Tuesday, August 14, 2012

Review: ON THE ISLAND by Tracey Garvis Graves

on the island cover

A horny teenager and a woman whose biological clock is ticking are stranded on a deserted tropical island. Nature takes its course.

When I first heard about On the Island at A Buckeye Girl Reads, Colette described it as the type of book that makes you forget to sleep and eat until you finish it, and she was absolutely right. As soon as I started On the Island, I was completely sucked into TJ and Anna's story. I stayed up until 6 a.m. for two nights reading it, which hardly ever happens to me anymore. It is definitely unputdownable!

That being said, I'm not going stand (or sit, as the case may be) here and tell you On the Island is super-deep and meaningful, or that the writing is great. It's pretty shallow--there's not a lot of thought going on here, and most of what there is seems devoted to hygiene--and I found the interactions between the main characters to be a bit unrealistic. If you were trapped on a island with only one other person, wouldn't they start to annoy you after a few hours days weeks months years? Especially when they offer such scintillating conversational gambits as, "Oh," "Yeah," and, "That's [insert mild adjective here]." Also, it seems like TJ and Anna say each others' names a lot for no reason. Like, "Do you want some breadfruit, Anna?" "Thank you, TJ." "I know you like it, the only other person who lives on this island so who else could I possibly be talking to." After reading some of this dialog I was ready to hit both of them in the head with a coconut. Yet they only fight twice on the island, about things like, "Hey, don't go in the water while there's a shark there." You'd think there'd be at least one instance of, "If you don't stop making that whistling sound with your teeth, I am going to scream my bloody head off!"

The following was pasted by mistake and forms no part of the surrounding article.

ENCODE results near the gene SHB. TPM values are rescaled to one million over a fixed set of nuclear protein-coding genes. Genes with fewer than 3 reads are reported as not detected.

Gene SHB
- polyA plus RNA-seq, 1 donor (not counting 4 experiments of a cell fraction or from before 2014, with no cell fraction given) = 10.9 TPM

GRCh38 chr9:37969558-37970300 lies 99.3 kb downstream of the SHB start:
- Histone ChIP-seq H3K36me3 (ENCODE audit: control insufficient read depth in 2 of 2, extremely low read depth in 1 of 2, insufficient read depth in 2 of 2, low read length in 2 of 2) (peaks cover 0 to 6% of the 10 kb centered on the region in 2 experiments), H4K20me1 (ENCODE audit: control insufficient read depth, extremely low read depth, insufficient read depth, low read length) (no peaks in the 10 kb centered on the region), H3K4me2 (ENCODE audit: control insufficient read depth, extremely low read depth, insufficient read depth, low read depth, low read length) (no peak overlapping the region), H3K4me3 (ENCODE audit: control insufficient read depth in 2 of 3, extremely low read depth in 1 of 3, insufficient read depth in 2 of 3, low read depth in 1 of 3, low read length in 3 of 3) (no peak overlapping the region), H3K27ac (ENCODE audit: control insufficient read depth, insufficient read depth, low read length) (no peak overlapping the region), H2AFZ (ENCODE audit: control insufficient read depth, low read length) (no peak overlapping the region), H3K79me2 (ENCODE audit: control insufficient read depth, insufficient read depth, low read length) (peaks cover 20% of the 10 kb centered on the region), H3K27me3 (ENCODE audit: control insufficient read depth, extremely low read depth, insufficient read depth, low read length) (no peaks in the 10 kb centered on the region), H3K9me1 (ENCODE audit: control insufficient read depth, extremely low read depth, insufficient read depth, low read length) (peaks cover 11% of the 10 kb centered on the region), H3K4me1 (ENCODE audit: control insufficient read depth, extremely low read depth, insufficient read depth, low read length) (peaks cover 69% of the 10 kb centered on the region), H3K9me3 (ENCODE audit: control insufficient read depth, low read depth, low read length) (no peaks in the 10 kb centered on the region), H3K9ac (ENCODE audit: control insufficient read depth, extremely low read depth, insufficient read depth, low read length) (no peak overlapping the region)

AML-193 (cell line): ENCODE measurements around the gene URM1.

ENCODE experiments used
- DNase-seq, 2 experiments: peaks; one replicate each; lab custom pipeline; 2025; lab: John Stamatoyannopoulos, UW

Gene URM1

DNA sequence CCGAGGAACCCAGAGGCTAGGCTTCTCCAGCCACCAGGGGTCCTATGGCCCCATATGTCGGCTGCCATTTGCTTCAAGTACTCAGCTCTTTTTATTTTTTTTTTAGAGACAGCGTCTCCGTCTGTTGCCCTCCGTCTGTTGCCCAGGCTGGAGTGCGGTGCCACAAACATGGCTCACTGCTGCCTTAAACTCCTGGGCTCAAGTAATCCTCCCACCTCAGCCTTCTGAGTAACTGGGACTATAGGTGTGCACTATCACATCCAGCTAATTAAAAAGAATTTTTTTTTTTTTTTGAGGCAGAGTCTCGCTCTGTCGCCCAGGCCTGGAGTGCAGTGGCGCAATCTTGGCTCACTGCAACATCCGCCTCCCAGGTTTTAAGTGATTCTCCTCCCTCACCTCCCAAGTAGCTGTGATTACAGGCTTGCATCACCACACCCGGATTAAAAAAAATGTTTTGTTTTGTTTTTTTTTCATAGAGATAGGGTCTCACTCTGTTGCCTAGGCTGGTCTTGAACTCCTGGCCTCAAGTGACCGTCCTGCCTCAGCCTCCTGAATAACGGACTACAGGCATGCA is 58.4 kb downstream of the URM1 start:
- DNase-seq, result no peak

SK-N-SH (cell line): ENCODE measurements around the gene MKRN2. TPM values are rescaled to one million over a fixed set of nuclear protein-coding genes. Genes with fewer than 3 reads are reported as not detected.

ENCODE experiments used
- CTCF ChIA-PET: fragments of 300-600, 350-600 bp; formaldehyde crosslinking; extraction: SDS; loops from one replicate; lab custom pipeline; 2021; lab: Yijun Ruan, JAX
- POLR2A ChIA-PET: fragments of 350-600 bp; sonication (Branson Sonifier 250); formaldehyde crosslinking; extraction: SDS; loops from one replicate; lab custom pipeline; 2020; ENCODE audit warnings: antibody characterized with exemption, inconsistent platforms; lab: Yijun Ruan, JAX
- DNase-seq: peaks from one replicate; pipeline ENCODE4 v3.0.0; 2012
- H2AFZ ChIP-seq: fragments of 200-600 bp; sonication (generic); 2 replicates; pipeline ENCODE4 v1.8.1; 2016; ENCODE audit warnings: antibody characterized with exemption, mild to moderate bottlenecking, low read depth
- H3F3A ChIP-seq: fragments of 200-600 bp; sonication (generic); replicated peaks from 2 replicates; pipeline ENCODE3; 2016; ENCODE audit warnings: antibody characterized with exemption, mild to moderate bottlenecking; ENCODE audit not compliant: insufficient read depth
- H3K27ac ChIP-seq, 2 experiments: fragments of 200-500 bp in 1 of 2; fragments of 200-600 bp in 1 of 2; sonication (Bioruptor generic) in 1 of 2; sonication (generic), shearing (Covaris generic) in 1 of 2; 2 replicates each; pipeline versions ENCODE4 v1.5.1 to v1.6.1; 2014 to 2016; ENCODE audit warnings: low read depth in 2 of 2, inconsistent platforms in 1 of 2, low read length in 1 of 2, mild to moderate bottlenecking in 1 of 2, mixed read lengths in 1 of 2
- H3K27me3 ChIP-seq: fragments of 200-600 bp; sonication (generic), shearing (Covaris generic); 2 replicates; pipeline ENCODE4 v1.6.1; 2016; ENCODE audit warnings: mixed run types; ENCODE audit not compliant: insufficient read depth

As for the characters, I loved TJ. He really grows into a man during the course of the novel, what with catching fish, starting the fire, and building a fort house. Meanwhile, Anna washes clothes, cooks, and watches TJ watching her while he does manly things. Could these tasks be any more divided along gender lines??? Anna also has the personality of a Brawny paper towel mother. Oh, you spilled juice on the counter? That's okay, baby! Oh, you were smelling my underwear? No problem, you funny teenager, you! And if you need to punch a tree so hard you break your hand, I am not going to criticize you for it, sweetie. To quote Anachronist from Books as Portable Pieces of Thought:

scott pilgrim blam

No. Just no.
STILL. I'm not one to differentiate books per season, but if there's any such thing as a perfect summer read, I think On the Island would be it. I gasped aloud several times (especially during the rat scene), honestly did not know--though I hoped--TJ and Anna would wind up together, and the conclusion was really sweet and satisfying. If you want a book that will grab you from the first page and have you saying to yourself, "One more chapter... One more chapter..." until the end, On the Island is your book.

This review is based on an eGalley provided to me by the publisher via Netgalley.


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